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Kudzu bugs wake up, cover houses, pester homeowners By Sharon Dowdy

Kudzu bugs have awakened from their winter slumber and can be found alighting on just about anything white or light-colored, from small cars to large trucks and homes to commercial buildings. University of Georgia experts say controlling this new pest isn’t as easy as spraying a pesticide.

“These are flying bugs that move from one site to another,” said UGA entomologist Dan Suiter. “You spray the ones you see today and more will come tomorrow.”

Loves kudzu, soybeans

Kudzu bugs, technically called Megacopta cribraria, have green to brown bodies, stipples on their wing covers and wide back ends. A member of the stinkbug family, they can be confused with brown-marmorated stinkbugs or lady beetles, Suiter said. They have a distinct odor that is often mistaken for a natural gas leak. Kudzu bugs feed on Georgia’s most famous weed, kudzu, and other legumes, and they become active in the spring.

If your home is overrun by kudzu bugs, and you want instant gratification, Suiter says you can spray the pests with an over-the-counter, pyrethroid insecticide.

“With pyrethroids, you could put all products in a bag, pull one out, and it'd be just as effective as the 10 products left in the bag. There's little, if any difference, in pyrethroid effectiveness in over-the-counter products,” he said. “If you apply any of these products directly to the bugs, they'll die quickly.”

Look for products that end in '-thrin'

Pyrethroid insecticides can be recognized easily because the name of the active ingredient ends in “-thrin,” Suiter said. Examples of commonly used pyrethroids are bifenthrin, cypermethrin, lambda-cyhalothrin, cyfluthrin and permethrin. Pyrethroid products (sprays, aerosols and granulars) dominate the over-the-counter market and are also common in the professional market.

In January 2013, the U.S. Environmental Protection Agency began severely restricting the use of pyrethroid sprays around structures.

“The bottom line is the EPA wants to keep these insecticides out of water by putting some sensible use restrictions on them (mainly no treatment of flat, hard surfaces where the insecticide can be washed into water),” Suiter said. “These changes will impact use labels for professional pest control operators and homeowners.”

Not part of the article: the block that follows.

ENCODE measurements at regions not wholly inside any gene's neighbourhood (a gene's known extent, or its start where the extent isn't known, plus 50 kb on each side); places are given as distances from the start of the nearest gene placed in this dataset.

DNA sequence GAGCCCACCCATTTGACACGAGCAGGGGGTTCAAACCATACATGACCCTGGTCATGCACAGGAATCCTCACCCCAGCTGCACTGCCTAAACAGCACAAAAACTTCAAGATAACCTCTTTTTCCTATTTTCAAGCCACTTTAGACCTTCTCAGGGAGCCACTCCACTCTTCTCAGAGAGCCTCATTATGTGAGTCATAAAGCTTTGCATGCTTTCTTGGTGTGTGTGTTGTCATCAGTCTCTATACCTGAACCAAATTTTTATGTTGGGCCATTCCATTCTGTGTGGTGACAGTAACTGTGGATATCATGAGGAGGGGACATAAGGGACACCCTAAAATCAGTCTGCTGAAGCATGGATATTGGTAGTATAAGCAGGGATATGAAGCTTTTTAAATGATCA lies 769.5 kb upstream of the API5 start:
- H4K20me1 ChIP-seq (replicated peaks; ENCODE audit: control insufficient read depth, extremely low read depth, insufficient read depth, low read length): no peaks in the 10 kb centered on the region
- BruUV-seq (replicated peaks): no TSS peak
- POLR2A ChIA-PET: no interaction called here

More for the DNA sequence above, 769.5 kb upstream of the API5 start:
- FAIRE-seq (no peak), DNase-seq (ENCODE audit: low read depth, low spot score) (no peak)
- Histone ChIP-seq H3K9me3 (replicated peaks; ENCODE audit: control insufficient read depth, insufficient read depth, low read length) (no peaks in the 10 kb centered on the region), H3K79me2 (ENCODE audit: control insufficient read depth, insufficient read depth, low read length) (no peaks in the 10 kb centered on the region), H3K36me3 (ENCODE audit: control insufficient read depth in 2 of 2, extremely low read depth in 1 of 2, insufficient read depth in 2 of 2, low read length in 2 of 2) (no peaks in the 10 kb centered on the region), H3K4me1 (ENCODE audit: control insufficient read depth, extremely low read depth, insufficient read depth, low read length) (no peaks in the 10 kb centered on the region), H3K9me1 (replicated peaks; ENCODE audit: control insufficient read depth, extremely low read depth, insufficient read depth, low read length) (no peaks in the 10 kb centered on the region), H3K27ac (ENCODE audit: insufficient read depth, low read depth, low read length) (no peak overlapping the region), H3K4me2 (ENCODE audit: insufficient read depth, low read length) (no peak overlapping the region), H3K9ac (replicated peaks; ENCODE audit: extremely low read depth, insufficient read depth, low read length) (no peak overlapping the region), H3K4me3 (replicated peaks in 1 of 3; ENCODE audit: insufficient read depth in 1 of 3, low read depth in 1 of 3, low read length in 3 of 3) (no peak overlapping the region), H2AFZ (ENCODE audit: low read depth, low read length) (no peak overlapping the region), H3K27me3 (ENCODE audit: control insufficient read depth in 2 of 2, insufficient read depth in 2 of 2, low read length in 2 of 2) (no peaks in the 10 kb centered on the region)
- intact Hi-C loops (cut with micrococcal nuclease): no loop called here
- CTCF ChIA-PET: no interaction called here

These changes were prompted by emerging data showing that pyrethroid insecticides applied to hard surfaces end up in water where they can be toxic to fish and aquatic invertebrates, he said.

Remove kudzu to remove kudzu bugs

The problem with spot treating kudzu bugs with any pesticide is that unless their food source is removed, more kudzu bugs will arrive soon after to replace the recently deceased. If you can’t or don’t want to remove the pest’s food source — kudzu or soybeans — then the pest is likely to return.

Researchers with the UGA College of Agricultural and Environmental Sciences have been searching for the best control methods since the bug was discovered in Georgia in 2009. In Griffin, Ga., Suiter and his colleagues focus on homeowner control, while in Tifton, Ga., UGA entomologist Phillip Roberts focuses on controlling the pest in Georgia soybean fields. The researchers have found professional grade pyrethroids last longer and are formulated better to control the pest in soybean fields.

“It's not an issue of one product being better than another as much as it is the source of the bugs and what can and cannot be done about the source,” Suiter said.

To help keep kudzu bug numbers down inside your home, UGA experts recommend sealing all cracks an eighth of an inch or wider and spot spraying around all potential entry points with an appropriately labeled residual spray. “These steps are best taken in the fall before the onset of kudzu bug movement,” Suiter said.

Seal windows, doors and vents

In the summer, remove kudzu if possible and make sure all windows are screened, doors remain closed and door sweeps are installed on all exterior doors. Soffit, ridge and gable vents should also be properly screened. In locations where screening cannot be used, such as around pipe penetrations, stuff steel wool into the openings.

To gain relief from insects covering the outside of homes, an exterior wall application of an insecticide spray labeled for outdoor nuisance insect control may be needed, Suiter said.

UGA experts discourage the use of insecticides to control kudzu bugs indoors. Vacuum up the bugs and place the bagged insects in hot, soapy water. “They shouldn’t be crushed because they can stain indoor surfaces, and the resulting odors are difficult to eliminate,” he said.

For more information, search “kudzu bugs” on the UGA CAES publication site at 001E www.caes.uga.edu/publications 3B94 or visit www.kudzubug.org.

(Sharon Dowdy is a news editor with the University of Georgia College of Agricultural and Environmental Sciences.)

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